yes, Sundance is in Utah. and yes, the LDS (Mormon) Church, which is centrally located in Utah, does seem to have been quite persuasive in the California vote for Proposition 8. but just as sweeping and derogatory claims about gay people (and their fitness for marriage) are wrong-headed, so too is it rather clunky to plot a boycott of the Sundance Film Festival by virtue of its location in Utah. not everyone in Utah is a member of the Mormon Church (i dare say that many SFF staff and volunteers are not). and well but so as with any religion, there exists a complicated spectrum from absolutism to ambivalence regarding the degrees to which members believe in and adhere to Church dogma. and then beyond the relative "size" of the Church in terms of this complex spectrum of belief and buy-in, pointing at an entire region as a way of categorizing a people is just silly (although i admit that prior to my move here i envisioned bonnets and dour faces and was instead pleasantly surprised to see difference and diversity). so look, Utah's a big state. lots going on. lots, and much of it far beyond the devious orchestration of an LDSified campaign for Proposition 8.

i must also tell you, dear would-be boycotters-who-likely-believe-that-you-are-united-in-a- holy-type-struggle, it is similarly unreasonable to boycott the festival because some SFF films are shown in Cinemark Theaters (only 4 Park City venues out of the 14 total SFF venues, which are located in Park City, Salt Lake City, Sundance Resort in Provo Canyon, and Ogden). True, Cinemark's Chief Executive may indeed have contributed a large sum to the campaign to pass Prop 8, but he did so as a private citizen and not as a representative of Cinemark. but so i'm pretty sure that your plans to boycott Sundance because of location and the donations of one individual are not well reasoned.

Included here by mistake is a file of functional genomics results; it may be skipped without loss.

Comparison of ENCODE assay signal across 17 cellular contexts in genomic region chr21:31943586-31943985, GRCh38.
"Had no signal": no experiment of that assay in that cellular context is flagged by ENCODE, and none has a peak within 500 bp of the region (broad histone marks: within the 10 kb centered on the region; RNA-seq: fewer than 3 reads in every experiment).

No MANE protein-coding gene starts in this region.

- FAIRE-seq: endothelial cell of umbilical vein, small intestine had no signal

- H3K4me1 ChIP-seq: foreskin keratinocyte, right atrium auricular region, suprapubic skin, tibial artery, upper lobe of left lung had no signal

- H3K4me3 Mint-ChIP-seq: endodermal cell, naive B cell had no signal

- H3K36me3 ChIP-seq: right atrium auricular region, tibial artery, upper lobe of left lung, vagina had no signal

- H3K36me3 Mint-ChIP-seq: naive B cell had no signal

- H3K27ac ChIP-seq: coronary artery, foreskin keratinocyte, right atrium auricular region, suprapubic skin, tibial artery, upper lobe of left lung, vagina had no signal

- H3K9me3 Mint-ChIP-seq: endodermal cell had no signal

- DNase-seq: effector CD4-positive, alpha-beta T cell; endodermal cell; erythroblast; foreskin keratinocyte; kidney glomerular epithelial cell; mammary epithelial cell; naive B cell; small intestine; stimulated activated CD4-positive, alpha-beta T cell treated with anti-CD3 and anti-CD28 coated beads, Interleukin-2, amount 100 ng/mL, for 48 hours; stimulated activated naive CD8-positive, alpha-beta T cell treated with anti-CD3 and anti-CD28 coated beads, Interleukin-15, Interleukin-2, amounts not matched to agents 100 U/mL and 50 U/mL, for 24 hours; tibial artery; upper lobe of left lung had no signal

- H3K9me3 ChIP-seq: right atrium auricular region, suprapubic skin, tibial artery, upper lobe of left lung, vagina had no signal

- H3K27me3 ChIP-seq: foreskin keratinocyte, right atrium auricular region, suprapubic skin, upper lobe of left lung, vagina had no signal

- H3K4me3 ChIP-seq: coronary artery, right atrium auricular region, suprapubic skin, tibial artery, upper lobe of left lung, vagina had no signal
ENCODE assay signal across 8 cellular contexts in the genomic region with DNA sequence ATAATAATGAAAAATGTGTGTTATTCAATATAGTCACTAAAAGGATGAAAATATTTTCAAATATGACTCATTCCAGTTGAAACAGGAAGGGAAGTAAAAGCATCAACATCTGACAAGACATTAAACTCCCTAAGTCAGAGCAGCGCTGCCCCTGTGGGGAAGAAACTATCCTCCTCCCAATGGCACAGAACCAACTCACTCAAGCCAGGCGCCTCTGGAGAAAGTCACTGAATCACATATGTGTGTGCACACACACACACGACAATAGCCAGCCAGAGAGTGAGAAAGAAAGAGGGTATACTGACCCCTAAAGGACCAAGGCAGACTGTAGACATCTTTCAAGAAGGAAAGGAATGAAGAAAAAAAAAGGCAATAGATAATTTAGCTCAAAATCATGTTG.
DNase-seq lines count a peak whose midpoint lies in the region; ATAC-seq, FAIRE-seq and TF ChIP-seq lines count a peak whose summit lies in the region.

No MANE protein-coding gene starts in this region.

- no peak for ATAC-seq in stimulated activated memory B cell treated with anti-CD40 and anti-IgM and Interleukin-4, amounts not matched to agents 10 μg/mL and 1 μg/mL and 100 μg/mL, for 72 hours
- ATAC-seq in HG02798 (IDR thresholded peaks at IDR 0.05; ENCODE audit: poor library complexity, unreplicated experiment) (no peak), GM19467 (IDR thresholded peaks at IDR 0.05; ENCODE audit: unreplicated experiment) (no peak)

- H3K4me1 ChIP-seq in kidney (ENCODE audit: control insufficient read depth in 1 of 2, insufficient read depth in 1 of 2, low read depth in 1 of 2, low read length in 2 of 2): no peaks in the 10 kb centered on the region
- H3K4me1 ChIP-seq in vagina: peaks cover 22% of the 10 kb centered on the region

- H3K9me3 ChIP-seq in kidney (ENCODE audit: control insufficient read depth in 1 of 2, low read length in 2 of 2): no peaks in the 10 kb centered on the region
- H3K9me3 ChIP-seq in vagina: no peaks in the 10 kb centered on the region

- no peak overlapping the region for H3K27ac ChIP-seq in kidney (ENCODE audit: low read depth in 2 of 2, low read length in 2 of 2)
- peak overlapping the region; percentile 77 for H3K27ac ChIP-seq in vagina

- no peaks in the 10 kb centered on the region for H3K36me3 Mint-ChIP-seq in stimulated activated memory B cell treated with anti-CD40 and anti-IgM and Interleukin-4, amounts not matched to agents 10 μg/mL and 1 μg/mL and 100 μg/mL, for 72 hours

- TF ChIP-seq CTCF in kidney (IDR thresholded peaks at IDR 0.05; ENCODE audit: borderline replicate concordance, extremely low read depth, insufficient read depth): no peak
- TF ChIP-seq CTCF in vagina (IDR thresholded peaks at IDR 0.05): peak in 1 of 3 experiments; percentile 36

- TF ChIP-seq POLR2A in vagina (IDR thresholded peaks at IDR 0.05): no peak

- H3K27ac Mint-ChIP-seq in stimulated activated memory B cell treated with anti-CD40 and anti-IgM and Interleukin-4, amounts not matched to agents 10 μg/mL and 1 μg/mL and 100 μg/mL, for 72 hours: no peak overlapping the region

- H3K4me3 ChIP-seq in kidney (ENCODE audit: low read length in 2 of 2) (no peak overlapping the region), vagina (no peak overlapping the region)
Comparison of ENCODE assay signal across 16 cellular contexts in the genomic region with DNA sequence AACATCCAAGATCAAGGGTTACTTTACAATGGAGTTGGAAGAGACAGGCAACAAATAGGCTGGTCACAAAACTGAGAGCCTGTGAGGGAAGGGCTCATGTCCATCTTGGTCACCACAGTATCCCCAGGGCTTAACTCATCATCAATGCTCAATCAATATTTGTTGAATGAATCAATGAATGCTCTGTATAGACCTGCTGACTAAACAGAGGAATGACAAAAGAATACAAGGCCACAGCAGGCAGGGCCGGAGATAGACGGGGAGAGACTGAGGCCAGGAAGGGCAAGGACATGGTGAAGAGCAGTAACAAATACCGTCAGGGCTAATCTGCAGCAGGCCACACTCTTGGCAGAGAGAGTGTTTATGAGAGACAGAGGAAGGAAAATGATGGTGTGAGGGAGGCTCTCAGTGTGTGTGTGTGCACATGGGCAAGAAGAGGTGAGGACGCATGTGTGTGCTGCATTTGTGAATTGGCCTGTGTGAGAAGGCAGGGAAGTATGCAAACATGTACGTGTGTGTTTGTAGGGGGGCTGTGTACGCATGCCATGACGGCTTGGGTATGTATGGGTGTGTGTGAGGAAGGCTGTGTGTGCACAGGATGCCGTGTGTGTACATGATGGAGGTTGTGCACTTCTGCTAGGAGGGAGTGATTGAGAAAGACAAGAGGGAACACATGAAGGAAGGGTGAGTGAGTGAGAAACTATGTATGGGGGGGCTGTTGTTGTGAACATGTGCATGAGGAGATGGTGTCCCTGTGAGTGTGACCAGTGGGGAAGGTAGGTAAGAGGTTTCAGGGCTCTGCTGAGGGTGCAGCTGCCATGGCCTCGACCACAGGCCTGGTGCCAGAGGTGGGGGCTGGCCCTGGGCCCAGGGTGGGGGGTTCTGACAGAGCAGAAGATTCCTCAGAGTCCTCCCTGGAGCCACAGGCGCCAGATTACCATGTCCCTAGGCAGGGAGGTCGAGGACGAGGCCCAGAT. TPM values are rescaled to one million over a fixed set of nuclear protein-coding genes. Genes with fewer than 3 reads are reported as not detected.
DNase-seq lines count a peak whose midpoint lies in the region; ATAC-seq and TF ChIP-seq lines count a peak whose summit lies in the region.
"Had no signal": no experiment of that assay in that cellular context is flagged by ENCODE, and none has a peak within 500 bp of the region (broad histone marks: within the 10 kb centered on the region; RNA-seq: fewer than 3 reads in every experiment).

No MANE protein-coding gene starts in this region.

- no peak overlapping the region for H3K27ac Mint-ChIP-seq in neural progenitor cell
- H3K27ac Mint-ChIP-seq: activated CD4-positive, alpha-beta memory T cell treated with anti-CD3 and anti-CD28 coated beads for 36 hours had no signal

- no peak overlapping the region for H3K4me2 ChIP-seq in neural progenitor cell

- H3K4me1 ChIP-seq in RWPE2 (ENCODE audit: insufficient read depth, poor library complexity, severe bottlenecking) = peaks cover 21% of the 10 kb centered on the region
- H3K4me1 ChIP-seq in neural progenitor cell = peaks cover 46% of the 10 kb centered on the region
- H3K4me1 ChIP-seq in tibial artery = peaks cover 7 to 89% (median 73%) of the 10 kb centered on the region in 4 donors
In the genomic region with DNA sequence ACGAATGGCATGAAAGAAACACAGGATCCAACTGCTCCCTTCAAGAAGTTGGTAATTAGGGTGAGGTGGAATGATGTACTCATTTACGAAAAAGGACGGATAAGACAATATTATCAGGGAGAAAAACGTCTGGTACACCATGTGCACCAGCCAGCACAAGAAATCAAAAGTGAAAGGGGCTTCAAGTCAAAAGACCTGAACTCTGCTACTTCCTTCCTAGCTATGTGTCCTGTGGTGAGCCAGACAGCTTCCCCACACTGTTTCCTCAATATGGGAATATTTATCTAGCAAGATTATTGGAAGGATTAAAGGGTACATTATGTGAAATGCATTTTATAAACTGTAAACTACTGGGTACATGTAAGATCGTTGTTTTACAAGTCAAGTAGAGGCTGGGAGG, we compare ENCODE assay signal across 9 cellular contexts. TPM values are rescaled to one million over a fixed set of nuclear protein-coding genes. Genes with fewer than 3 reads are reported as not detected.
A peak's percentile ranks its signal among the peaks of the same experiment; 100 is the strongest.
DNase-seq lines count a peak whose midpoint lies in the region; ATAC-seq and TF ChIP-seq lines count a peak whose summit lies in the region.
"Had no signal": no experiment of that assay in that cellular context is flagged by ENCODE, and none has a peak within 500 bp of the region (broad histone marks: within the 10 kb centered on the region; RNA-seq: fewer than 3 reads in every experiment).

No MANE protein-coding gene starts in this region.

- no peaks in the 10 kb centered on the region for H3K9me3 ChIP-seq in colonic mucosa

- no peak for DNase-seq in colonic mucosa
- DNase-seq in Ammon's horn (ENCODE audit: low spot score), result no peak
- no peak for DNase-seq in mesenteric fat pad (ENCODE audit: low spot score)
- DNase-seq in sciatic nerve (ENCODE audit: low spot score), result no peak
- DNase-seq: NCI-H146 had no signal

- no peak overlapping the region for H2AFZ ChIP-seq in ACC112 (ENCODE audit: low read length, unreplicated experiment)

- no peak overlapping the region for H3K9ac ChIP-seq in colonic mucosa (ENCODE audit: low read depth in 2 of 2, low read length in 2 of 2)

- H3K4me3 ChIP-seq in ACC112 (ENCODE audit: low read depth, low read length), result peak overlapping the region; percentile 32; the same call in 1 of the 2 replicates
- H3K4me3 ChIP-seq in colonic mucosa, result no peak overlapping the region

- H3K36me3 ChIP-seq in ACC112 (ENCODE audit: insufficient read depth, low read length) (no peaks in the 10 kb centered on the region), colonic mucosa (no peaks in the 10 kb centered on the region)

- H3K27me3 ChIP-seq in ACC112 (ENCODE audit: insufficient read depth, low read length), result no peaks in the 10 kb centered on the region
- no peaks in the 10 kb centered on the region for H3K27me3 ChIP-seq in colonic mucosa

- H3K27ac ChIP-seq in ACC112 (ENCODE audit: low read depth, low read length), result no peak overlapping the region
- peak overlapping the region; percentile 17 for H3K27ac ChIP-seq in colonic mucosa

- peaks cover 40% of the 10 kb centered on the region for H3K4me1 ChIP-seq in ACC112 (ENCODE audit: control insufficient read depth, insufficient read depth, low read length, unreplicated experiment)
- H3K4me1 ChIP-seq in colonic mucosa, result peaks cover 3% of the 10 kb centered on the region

think it through. in fact, if you study the films that Sundance routinely supports, you will find that Sundance (the Institute, the Festival) is and has always been remarkably, paradigm-shatteringly supportive of independent queer cinema. i'm just saying.

film update

in case you're following my progress on the documentary . . .

dear future grad student,

i'm flattered that you wrote me to ask about possible grad schools where you can do supercool work like the work you read about in those 2 articles by Geoff Sirc. i too felt a near-religious high when first i encountered Sirc, so i can relate. but perhaps, in your euphoria and guided by your supercool mentor who encouraged you to write me, you presumed an intimacy between us that doesn't exist. and i do regret that in my response to you i felt it necessary to point out that your casual tone ("'sup!") was a tad inappropriate because who wants to be that crankity with a student who's all inspired and gushing and just aching to find someone who can ID and point her toward more of the supercoolness? but then, this morning, i realized: hey! i do some writing. and while it may not approach Sircian levels of joyful, fantod-inducing glee, you might have given me a shout-out. so i guess i'm not only regretting my comments about your tone but also recognizing that i might also have shared some pointers regarding audience consideration and how even though we don't like to admit it (especially if we are. actually. supercool), in the legendary words of Love and Rockets, "people [do!] like to hear their names ... i'm no exception ..." (No New Tale to Tell).